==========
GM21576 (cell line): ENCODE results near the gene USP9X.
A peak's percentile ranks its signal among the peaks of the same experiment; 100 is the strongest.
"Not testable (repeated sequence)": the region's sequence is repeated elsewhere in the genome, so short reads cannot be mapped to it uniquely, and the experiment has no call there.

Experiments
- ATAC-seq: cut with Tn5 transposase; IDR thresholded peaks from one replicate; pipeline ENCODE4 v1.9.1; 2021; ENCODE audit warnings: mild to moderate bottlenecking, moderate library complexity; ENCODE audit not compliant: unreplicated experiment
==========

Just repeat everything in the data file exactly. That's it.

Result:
GM21576 (cell line): ENCODE results near the gene USP9X.
A peak's percentile ranks its signal among the peaks of the same experiment; 100 is the strongest.
"Not testable (repeated sequence)": the region's sequence is repeated elsewhere in the genome, so short reads cannot be mapped to it uniquely, and the experiment has no call there.

Experiments
- ATAC-seq: cut with Tn5 transposase; IDR thresholded peaks from one replicate; pipeline ENCODE4 v1.9.1; 2021; ENCODE audit warnings: mild to moderate bottlenecking, moderate library complexity; ENCODE audit not compliant: unreplicated experiment